It Cost Amazon $150 Billion

On Thursday Amazon reported their latest earnings sending the stock to all-time highs after beating analyst estimates for both revenue and profit. But what looks like unstoppable dominance today is instead a decade of investing and execution.

“Since 2011, we have invested over $150 billion worldwide in our fulfillment networks, transportation capabilities, and technology infrastructure, including AWS data centers.”

Jeff Bezos, CEO of Amazon

The $150 billion spent during the last 7 years is the reason why the competition is unable to make a dent in Amazon’s growth. One of the biggest areas of that spending was Fulfillment by Amazon (FBA). Launched in 2006 it is now used by two thirds of the top Amazon.com sellers, and combined with Prime it forms a virtuous cycle of convenience for consumers.

In 2011 Q1 the company’s sales were $9.8 billion, now up to $51 billion in 2018 Q1.

At the time marketplace sellers accounted for 33% of units sold, now up to 52%. A new record. A decade ago Amazon made a bet that Prime memberships, fulfillment infrastructure, and third-party marketplace are going to be key. The Prime memberships grew because third-party sellers added Prime-enabled inventory using FBA. And thus third-party sales share increased.

The underlying idea behind this is that US e-commerce is driven by convenience. Brick-and-mortar stores were good enough for most consumers, unlike in countries like China. To enable convenience fast and reliable shipping is key, something Amazon decided it can only guarantee by owning the infrastructure. Now having attracted 100 million Prime members worldwide, all of which are used to the convenience, it made the competition struggle since they don’t have comparable infrastructure.

Amazon Share of Revenue from Online Sales (1P)

Only 53% of Amazon’s sales this past quarter came from the online sales of products. The other 47% come from services like advertising, marketplace, fulfillment (FBA), cloud hosting (AWS), Prime memberships, etc. Amazon continues to drift away from being a retailer to a platform for selling. A strategy which is not only more scalable, but also increasingly more profitable.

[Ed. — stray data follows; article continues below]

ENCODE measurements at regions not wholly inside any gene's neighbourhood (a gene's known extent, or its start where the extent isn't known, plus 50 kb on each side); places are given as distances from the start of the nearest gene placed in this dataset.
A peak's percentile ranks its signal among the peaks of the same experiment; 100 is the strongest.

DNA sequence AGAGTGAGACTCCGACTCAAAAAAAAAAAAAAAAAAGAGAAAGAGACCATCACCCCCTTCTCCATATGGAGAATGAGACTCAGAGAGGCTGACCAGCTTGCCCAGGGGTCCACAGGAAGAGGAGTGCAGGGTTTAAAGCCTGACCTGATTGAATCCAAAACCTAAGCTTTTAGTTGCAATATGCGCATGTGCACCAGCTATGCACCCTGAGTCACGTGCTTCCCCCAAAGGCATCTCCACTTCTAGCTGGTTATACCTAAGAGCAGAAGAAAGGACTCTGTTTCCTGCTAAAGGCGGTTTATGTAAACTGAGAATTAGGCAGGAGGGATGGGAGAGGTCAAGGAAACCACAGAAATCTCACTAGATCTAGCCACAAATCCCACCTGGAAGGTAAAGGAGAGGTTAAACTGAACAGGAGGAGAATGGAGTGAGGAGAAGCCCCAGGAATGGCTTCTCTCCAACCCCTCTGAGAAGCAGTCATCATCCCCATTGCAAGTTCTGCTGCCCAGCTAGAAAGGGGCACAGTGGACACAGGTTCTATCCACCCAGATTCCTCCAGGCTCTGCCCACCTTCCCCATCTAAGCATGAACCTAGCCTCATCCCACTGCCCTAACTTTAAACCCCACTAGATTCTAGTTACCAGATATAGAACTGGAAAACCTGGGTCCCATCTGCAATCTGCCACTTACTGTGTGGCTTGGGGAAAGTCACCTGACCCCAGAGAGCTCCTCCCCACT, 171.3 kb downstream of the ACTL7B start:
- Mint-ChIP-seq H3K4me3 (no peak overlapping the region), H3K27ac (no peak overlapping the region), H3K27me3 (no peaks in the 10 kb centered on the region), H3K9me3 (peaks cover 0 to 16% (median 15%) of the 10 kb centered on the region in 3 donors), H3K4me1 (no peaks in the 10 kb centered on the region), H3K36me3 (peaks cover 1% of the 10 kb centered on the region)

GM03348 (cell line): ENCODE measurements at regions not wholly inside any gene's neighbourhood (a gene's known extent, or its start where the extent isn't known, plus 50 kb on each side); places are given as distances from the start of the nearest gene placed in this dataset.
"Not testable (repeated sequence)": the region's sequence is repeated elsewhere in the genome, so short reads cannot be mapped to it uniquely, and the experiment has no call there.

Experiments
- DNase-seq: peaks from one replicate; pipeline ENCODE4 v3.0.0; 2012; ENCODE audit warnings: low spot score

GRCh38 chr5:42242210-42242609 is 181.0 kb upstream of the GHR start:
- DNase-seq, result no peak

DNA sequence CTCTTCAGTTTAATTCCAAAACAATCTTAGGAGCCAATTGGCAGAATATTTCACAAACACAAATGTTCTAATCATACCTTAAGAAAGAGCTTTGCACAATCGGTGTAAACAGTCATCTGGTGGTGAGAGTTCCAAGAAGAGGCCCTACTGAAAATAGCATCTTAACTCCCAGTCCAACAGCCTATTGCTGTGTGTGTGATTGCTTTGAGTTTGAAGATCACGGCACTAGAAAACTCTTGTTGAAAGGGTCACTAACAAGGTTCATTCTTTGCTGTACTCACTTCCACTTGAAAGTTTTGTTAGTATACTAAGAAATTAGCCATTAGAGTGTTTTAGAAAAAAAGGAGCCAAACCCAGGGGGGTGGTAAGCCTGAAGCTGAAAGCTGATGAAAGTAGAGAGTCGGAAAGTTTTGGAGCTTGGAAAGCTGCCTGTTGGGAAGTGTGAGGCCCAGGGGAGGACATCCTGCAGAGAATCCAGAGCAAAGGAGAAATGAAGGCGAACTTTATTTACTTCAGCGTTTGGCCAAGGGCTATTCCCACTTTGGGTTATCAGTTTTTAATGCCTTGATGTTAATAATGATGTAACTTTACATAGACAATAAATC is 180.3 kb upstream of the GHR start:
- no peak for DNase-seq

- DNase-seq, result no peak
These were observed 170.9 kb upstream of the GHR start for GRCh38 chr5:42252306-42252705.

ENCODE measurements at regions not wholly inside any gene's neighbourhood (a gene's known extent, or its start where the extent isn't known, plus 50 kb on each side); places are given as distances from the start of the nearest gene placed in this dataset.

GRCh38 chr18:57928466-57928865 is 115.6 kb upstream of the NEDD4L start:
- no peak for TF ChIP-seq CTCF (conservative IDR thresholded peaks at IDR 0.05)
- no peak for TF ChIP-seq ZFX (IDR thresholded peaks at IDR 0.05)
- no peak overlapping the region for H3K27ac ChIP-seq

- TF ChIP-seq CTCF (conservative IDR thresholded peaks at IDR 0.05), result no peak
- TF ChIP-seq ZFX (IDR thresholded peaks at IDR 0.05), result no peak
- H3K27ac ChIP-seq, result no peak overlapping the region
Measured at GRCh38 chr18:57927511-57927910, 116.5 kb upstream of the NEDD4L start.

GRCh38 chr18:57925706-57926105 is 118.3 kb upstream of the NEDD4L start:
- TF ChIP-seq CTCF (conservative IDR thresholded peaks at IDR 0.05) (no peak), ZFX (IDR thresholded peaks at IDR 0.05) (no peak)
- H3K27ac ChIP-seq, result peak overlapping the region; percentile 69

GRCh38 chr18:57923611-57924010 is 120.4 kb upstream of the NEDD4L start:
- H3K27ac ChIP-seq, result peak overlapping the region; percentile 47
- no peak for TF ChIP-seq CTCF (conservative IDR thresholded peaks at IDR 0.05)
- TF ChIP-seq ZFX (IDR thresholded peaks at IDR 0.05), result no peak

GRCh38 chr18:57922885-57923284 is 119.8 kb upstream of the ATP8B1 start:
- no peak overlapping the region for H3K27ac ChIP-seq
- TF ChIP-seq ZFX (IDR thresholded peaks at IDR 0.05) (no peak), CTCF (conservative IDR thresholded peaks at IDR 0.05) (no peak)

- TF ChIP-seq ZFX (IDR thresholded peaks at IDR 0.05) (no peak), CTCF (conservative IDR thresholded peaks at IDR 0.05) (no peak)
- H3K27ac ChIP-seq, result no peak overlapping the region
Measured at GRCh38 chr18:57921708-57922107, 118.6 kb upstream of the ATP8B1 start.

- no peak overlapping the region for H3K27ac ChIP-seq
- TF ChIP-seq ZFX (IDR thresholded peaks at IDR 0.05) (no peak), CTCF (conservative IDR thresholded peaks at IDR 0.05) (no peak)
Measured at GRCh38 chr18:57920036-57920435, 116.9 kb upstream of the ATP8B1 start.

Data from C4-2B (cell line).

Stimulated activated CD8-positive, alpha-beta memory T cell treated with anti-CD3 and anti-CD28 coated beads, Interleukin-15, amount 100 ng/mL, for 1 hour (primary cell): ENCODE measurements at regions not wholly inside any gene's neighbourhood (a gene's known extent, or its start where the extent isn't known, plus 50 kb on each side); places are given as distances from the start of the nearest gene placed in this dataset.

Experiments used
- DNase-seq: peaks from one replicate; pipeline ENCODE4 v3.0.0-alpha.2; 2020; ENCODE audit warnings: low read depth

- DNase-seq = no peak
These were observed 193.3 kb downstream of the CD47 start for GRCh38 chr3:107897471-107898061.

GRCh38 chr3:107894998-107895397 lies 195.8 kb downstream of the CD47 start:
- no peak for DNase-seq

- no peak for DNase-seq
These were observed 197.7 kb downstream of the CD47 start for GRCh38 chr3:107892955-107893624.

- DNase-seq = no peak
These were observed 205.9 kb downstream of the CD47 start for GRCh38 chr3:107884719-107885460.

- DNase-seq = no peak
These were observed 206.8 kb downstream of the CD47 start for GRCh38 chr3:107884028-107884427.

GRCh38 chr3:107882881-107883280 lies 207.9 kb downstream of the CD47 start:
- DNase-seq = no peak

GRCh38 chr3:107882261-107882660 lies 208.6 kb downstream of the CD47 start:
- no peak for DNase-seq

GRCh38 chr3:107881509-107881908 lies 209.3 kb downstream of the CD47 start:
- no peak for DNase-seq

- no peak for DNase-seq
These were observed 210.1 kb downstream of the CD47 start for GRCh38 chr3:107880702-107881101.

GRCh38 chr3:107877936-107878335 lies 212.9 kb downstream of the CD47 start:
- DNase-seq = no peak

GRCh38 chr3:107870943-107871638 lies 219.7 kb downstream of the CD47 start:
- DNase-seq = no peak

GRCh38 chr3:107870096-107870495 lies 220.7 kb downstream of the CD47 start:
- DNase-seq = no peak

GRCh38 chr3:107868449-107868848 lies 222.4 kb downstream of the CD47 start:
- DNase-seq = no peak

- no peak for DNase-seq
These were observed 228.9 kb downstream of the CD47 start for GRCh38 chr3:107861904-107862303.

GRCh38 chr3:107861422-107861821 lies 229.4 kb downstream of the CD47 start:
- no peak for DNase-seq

Two years ago in 2016 Amazon’s own sales contributed 68% of the total. A year later in 2017 it was down to 64%. Now down to 53% it will only take another year for the company to be - by definition - not a retailer, with more than half of the revenue coming from services. In the most recent quarter Amazon’s online sales, also known as first-party sales or 1P, grew 13%, compared to the 39% growth of third-party seller services, 56% growth of Prime memberships, 49% of AWS, and 132% of Other, which is predominantly advertising.

The 132% growth of the advertising revenue is worth a highlight of its own. Some estimates put the Amazon advertising business at $20 billion by 2020, some at $50 billion in ten years. The advertising business will not only prove to be very profitable for the company, but also the key battleground for the future of retail. As Amazon continues to grow in market share, the importance of sophisticated advertising will only get greater.

The company to challenge Amazon is not going to be Walmart or eBay. Instead it will be someone willing to spend $10-20 billion a year for a decade or more. All while being unprofitable year after year, hoping investors see the big-picture long-term vision. This is what Amazon did, and it won’t be undone by anything less.

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Juozas "Joe" Kaziuk─Śnas

Founder of Marketplace Pulse, Joe wears multiple hats in the management of Marketplace Pulse, including writing most of the articles. Based in New York City. Advisor to other startups and entrepreneurs. Occasional speaker at conferences.

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